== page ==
98: Do-It-Myself

98: Do-It-Myself

From Chicken Soup for the Soul: Home Sweet Home


A happy marriage is the union of two good forgivers.

~Ruth Bell Graham

I knew I wasn’t marrying a do-it-yourself kind of guy, but that was okay. When we got married I couldn’t do some things too. I couldn’t iron a man’s shirt or cook a great steak. I assumed that when I married my husband both he and I would learn how to do things that we had never done before, and the best part was that we would learn together. We would grow as a couple. We would grow with each other, for each other.

Part of the deal was that he was in charge of the tools — tools like a screwdriver, not a Cuisinart. And because I was so thoughtful, I went to The Home Depot and bought him an electric screwdriver so his wrist wouldn’t get tired when he worked around our new house. Like, for example, when he needed to hang the new curtains and curtain rod I had just bought for the dining room.

When I brought the screwdriver home and tried it out I realized how lucky he was. Learning how to cook had nothing on plugging in the electric screwdriver, squeezing the trigger, and feeling the power.

I mentioned to him that evening that everything was ready. His part of the deal was on deck. How about next weekend, I suggested?

“Uh, okay,” he said.

That weekend came and went. And the next one. And the one after that. There were no curtains hung. There was no initiative. There was no appreciation for the new screwdriver. So although I began with gentle reminders, I realized that gentleness was over-rated.

The next Saturday I found my husband halfway up the stepladder, staring at the wall, armed with the screwdriver in his right hand and a screw in his left.

“How’s it going,” I asked cheerfully.

“Well, honey,” he replied, taking a deep breath. “I’m not so sure.”

I peered around his body to find a three-inch hole where the screw was supposed to go. I could see the pink insulation peeking out from inside the wall. He saw me looking at the insulation.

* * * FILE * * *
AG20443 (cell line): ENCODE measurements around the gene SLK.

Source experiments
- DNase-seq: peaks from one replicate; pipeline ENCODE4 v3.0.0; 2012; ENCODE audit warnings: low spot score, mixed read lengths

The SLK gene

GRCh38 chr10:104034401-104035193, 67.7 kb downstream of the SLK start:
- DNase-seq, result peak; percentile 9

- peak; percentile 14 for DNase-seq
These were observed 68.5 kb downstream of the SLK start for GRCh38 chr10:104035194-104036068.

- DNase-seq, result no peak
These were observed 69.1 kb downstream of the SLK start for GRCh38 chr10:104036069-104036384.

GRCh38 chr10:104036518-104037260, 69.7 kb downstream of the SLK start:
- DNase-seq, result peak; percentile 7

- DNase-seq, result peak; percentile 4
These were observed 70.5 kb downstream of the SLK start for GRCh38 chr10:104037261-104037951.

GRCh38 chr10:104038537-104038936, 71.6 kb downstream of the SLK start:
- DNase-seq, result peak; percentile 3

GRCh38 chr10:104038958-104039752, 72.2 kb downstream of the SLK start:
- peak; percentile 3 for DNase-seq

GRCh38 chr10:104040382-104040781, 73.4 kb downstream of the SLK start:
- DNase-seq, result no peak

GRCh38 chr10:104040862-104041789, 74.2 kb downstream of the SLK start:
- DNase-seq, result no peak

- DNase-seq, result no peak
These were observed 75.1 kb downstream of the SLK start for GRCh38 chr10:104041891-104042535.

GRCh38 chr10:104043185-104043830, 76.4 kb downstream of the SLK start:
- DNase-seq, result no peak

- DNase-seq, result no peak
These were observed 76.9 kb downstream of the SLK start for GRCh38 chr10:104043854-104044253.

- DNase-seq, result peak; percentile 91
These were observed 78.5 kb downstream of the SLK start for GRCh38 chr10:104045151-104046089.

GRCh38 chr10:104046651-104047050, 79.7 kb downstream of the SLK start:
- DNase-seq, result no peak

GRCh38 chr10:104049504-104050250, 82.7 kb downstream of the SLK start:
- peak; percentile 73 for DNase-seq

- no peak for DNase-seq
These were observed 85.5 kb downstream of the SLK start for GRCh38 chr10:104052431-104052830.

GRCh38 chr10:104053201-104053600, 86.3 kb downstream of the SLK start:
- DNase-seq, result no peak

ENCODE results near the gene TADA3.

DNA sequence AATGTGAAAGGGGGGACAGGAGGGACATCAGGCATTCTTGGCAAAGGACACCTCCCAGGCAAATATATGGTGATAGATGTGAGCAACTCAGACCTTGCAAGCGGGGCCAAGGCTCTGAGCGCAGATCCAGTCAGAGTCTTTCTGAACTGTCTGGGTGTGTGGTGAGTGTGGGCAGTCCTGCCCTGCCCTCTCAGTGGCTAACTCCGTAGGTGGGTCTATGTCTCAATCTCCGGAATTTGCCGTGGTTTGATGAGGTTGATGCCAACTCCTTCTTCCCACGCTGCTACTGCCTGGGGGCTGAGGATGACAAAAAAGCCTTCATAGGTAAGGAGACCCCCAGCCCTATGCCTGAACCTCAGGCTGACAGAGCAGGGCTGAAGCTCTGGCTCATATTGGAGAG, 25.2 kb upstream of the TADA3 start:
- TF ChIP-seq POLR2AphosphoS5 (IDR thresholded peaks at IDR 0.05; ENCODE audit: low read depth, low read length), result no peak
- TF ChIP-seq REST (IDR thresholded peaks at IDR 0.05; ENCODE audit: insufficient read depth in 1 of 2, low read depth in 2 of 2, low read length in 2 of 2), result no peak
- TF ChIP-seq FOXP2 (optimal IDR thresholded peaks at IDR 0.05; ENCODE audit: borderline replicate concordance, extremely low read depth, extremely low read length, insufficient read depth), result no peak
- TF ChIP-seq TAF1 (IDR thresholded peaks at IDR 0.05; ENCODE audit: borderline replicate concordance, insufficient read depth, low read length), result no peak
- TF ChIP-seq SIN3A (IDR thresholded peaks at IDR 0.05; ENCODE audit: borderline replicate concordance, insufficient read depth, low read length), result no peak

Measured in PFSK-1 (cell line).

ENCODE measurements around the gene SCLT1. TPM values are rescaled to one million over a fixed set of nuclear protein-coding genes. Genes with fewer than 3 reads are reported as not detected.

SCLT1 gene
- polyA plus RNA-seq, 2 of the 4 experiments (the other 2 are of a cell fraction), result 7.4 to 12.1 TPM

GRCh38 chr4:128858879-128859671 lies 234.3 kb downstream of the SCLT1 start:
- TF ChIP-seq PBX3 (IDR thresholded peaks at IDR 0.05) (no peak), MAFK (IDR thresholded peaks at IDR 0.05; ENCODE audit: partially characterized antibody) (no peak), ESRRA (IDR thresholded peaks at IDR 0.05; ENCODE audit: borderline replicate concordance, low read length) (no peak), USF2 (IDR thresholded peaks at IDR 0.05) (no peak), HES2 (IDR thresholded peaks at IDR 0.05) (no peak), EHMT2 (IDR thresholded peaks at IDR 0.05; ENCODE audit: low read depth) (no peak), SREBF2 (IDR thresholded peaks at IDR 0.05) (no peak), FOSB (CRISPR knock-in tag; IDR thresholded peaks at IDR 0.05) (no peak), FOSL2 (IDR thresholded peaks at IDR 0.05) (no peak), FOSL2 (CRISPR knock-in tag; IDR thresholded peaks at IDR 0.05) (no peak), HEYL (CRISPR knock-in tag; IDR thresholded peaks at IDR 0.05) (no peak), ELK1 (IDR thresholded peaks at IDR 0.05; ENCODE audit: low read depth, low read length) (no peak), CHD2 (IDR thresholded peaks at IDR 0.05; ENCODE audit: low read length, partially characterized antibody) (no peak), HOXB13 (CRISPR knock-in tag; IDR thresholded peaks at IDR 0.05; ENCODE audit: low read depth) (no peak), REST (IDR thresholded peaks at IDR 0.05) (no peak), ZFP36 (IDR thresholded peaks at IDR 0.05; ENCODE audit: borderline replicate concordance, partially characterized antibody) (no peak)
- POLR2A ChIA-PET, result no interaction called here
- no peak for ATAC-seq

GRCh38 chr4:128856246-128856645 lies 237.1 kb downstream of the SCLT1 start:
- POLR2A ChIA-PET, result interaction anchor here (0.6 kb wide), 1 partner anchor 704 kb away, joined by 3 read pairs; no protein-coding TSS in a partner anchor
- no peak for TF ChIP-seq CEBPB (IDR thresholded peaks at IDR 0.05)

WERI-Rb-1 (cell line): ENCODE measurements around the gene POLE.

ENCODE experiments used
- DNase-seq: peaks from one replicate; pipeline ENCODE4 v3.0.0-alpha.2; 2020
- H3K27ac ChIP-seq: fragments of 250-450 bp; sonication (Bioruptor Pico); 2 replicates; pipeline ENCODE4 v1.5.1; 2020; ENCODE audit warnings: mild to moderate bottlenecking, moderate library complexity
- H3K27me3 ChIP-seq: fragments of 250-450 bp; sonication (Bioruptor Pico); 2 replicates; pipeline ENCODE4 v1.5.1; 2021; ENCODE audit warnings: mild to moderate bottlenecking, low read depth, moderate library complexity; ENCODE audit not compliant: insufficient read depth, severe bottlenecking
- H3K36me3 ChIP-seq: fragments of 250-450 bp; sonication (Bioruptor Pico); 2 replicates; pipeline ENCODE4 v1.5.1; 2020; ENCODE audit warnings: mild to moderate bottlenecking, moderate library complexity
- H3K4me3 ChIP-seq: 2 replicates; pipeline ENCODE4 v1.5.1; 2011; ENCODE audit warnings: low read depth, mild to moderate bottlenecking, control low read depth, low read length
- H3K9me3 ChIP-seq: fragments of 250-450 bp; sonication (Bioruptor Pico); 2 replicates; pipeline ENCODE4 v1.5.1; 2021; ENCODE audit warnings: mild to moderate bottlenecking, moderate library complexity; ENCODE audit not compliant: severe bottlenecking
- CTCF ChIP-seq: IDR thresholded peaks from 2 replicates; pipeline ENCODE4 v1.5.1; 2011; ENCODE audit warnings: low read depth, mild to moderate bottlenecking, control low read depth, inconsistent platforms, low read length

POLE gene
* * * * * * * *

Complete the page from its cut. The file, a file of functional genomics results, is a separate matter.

“I’m not really sure what happened,” he explained.

He wasn’t really sure what had happened? He had put a hole the size of a tennis ball into our dining room wall.

To my credit I remained silent. I turned around and walked into another room to think. Otherwise I might have ended up in prison for killing my spouse.

It was all wrong! How could it have gone so wrong? How could he not be able to hang a curtain rod? What did this mean for us? For our marriage? For our future? Could we not work together? After a few minutes alone I had talked myself out of divorce court. I realized that hiring a handyman really wouldn’t be so bad. It wouldn’t be that expensive… And that, yes, our marriage quite possibly might make it.

I came back into the dining room and told my hangdog husband that it was all right. I knew that he had done his best, and that I could find someone to fix the hole. He appeared quite relieved.

Two days later, while I watched a handyman fix up the hole and hang the curtain in a jiffy, I realized that some people are just better at some things than others. How could I expect my husband to do something he wasn’t very skilled, nor practiced, at doing?

And then, I actually felt a little bad. In the time we were married I still hadn’t managed to cook him a steak the way he likes it, nor had I ever agreed to iron his shirts.

~Jennifer Quasha

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